The World Needs More Pie

"Give a Piece a Chance." — Books. Blog. Pie Classes. And a Pinch of Activism.

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Diary of a Book Launch: Vulnerability and Trust

My official book launch date for World Piece is tomorrow, September 21, International Day of Peace. That said, the book has already been available for about a week, thus the release has been a slow roll-out versus a singular moment—a tide coming in instead of a wave crashing on the sand. Unfortunately, it doesn’t make the launch any easier. It’s still a big ocean out there where anything can happen.

I went on my World Piece pie-making journey seven years ago, though it didn’t take me seven years to write the book. I wrote another book during those years, about my four years living in the American Gothic House, a time that was maybe even more adventurous than circumnavigating the earth. That book didn’t get published, but even when you write a book that doesn’t sell, nothing is wasted, because it took me in an unexpected direction and I rewrote it as a TV pilot and a feature film script. I had never written a script before and it turns out I love writing in that format. Visualizing how the story will look on a screen, writing all that dialogue, and being able to fictionalize it came naturally to me. But trying to sell a TV or film project is even more difficult than selling a book! Even if it never gets made, it doesn’t matter because I loved doing it. I learned a new skill and stretched myself beyond my comfort zone.

Also in the past seven years I oversaw the paperback publication of my first memoir, Making Piece, and of my cookbook, Ms. American Pie, giving a new life to the books, both of which I’m very proud. I also published Hausfrau Honeymoon: Love, Language, and Other Misadventures in Germany, the prequel to Making Piece, about my relationship with Marcus and my unexpected struggle to adapt to his German culture—and his language. (German is so hard to learn!!) It’s funny, sometimes outrageous, and romantic, and for once it’s not about pie.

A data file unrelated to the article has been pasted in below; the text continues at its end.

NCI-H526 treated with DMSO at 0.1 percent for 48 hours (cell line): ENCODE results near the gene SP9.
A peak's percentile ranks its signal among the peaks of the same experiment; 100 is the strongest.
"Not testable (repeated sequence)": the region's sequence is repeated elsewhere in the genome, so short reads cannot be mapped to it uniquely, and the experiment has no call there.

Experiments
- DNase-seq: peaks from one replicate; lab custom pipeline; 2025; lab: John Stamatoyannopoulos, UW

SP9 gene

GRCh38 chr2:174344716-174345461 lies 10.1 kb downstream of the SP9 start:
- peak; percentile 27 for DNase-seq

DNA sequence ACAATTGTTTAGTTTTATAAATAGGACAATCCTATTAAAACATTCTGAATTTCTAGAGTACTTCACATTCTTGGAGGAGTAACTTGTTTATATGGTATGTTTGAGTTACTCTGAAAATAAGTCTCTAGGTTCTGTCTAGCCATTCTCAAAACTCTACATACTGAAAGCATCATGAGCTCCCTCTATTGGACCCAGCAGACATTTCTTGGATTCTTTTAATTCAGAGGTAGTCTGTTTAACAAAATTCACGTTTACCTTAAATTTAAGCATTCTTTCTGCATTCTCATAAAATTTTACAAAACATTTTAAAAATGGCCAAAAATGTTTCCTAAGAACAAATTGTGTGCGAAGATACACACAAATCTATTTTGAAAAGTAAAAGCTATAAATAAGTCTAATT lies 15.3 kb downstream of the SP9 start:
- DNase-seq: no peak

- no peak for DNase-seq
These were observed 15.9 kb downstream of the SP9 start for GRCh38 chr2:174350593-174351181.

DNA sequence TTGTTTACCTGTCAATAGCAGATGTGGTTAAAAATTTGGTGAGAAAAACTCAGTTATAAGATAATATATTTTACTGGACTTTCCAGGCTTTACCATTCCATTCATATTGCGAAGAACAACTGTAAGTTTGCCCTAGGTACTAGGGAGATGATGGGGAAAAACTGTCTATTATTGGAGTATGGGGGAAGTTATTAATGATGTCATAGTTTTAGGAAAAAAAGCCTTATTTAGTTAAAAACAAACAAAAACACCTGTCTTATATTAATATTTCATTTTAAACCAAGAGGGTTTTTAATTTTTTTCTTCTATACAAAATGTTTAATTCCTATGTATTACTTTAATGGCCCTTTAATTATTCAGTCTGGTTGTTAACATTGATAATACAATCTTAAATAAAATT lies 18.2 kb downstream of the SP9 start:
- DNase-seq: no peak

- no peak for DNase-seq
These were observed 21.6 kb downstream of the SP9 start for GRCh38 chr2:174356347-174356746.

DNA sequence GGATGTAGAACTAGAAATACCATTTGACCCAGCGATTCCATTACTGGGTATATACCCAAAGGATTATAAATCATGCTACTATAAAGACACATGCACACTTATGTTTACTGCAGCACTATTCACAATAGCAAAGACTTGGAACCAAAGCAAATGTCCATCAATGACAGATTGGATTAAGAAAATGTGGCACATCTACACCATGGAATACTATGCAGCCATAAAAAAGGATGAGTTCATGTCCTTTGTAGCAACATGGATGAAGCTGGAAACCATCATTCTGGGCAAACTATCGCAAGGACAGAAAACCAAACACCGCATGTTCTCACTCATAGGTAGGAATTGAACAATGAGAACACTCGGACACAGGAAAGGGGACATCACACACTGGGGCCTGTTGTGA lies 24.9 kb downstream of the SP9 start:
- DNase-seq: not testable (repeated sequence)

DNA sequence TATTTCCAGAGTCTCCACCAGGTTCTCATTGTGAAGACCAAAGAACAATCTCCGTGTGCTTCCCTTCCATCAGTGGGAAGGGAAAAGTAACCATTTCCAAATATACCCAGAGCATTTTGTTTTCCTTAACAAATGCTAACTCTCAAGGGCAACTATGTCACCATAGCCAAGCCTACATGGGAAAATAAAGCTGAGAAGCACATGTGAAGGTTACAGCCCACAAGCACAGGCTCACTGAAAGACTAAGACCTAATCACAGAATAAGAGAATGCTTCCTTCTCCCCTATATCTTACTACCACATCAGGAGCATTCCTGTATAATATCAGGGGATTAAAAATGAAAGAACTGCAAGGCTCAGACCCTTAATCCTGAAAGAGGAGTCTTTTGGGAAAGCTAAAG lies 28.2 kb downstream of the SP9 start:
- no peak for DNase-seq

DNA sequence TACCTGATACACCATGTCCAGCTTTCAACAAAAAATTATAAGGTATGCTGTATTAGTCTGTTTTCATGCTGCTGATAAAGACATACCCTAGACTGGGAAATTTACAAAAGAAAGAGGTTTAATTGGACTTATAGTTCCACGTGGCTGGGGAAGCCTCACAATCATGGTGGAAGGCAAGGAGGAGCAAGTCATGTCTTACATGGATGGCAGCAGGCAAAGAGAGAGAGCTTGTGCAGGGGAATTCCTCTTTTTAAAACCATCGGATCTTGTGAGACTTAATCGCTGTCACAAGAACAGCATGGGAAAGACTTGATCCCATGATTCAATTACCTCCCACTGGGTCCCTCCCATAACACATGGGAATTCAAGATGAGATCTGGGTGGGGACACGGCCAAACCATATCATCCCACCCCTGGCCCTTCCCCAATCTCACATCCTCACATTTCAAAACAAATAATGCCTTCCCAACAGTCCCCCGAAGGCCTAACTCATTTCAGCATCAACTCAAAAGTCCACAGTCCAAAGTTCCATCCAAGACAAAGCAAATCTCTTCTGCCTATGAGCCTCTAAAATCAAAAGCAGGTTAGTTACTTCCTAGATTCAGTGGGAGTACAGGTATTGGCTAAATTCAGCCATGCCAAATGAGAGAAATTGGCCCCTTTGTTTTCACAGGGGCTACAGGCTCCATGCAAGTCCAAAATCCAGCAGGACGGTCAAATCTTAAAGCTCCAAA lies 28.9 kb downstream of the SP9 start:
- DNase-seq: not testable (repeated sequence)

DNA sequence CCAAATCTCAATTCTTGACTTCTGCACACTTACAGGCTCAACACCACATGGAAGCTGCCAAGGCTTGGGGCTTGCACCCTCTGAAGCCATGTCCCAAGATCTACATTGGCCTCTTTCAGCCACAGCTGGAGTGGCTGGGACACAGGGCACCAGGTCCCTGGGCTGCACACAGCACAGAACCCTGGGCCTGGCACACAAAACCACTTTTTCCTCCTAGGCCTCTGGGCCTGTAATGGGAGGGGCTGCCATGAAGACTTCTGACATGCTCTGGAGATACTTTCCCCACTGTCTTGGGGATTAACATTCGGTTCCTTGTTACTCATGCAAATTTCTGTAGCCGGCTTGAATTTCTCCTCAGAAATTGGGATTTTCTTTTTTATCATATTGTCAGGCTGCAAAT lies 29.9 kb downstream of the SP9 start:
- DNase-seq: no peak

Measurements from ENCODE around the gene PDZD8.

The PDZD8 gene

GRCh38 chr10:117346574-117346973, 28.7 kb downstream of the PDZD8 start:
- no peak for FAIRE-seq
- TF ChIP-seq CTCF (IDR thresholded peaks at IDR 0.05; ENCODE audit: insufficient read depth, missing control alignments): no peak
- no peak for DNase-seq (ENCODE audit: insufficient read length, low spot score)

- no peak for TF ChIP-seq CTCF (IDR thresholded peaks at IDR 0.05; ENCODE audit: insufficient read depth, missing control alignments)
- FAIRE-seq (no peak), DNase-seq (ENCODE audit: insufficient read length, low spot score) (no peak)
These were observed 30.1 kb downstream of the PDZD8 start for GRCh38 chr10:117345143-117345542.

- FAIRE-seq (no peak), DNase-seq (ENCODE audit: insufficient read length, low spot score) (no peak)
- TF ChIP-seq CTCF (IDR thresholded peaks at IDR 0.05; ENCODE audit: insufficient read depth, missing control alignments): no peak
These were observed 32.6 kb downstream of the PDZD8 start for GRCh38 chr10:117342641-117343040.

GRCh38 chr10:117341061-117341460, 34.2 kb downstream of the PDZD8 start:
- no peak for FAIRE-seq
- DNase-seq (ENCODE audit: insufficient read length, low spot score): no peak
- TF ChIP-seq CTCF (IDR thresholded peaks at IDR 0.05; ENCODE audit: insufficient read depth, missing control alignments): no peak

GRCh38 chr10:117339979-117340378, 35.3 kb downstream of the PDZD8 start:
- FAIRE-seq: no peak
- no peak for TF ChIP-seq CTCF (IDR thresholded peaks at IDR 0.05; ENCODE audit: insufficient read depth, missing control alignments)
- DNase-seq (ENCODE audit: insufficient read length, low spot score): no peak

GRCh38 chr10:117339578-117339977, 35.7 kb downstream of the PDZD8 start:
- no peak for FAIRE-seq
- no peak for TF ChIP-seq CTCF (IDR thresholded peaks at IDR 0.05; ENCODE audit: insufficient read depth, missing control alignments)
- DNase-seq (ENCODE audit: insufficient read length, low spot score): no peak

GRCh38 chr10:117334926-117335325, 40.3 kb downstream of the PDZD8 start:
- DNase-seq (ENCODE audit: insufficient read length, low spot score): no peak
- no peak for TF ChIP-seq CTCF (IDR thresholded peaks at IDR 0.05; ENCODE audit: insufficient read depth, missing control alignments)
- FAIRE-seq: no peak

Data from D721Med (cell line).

There were other things that side-tracked me in these past seven years: the passing of my dad in 2017, the loss of Jack (my terrier) in 2019, the splintering of democracy, and the upheaval of COVID. Throughout all of this I carried the weight of World Piece and how the book remained unfinished. I always had a goal to write about my round-the-world travels, about all the places pie took me, the people I met, and the lessons I learned. But it was difficult to write about world peace when it seemed more elusive than ever.

I know how precarious life is—Marcus dying so unexpectedly at age 43 taught me that—which is why I often think about what I still want accomplish before my time is up. One thing was clear: I did not want to leave this planet without telling my story. So I got busy. I focused. I became fully, completely, obsessively determined. And now my book is making its way into the world, its lively pages contained between its bright cover—a blue sky, a red suitcase with a rolling pin strapped to it, and a horizon that leads to who knows where.

It’s done! It’s published! So why do I feel so . . . out of sorts?

My friend Nan, a screenwriter explained, “After I finish a project, I feel a little empty, like ‘I worked so hard, now what? What’s next?’ So what you’re feeling is normal.”

Her note was very much appreciated, and it helped, but “empty” wasn’t quite the right word. It took going for a three-mile walk on the gravel road to conclude that what I’m feeling is “vulnerable.” By sharing my story, I am exposing myself to the world. This is beyond just standing naked in front of an audience revealing my dimpled skin—I’ve unzipped my flesh jacket, laying bare the deepest parts inside of me, all the way down into my raw and troubled soul. It’s so unsettling I want to crawl under my cotton sheets and cry.

But then another word came to me as I continued on my walk through the cornfields: “Trust.”

Exposing myself—every part of me—in an honest way is what I do. It’s what I’ve always done—when talking about my grief in Making Piece, when revealing my struggles in my marriage in Hausfrau Honeymoon, and when pouring my guts out in pretty much every blog post I’ve ever written. Without fail, I have always been met with compassion and kindness from my readers.

I have to trust that this time will be no different.

My trust should already be bolstered by the quotes I got from other authors for my book cover. The quotes were glowing compliments, but it was in their private emails to me where I found the most encouraging words. One said, “You have something very special here.” Another said, “This is life-changingly good.”

Life changing? If my World Piece memoir can change someone’s life for the better, or help make the world a better place in even the smallest of ways, then the 30,000 miles traveled, the hundreds of pies baked, the very long, exhausting hours spent at my desk—and above all, the terrifying vulnerability—will have been worth it. I have done my best to tell the most honest story I could, and I trust that that honesty is what the world needs right now—maybe even more than pie.

You can buy World Piece: A Pie Baker’s Global Quest for Peace, Love, and Understanding in paperback and eBook on Amazon, Barnes and Noble, Kobo, or better yet, from your local bookstore.

If you’re interested in having me speak to your group, do a reading at a bookstore, or have an idea for an event, please get in touch. XO Beth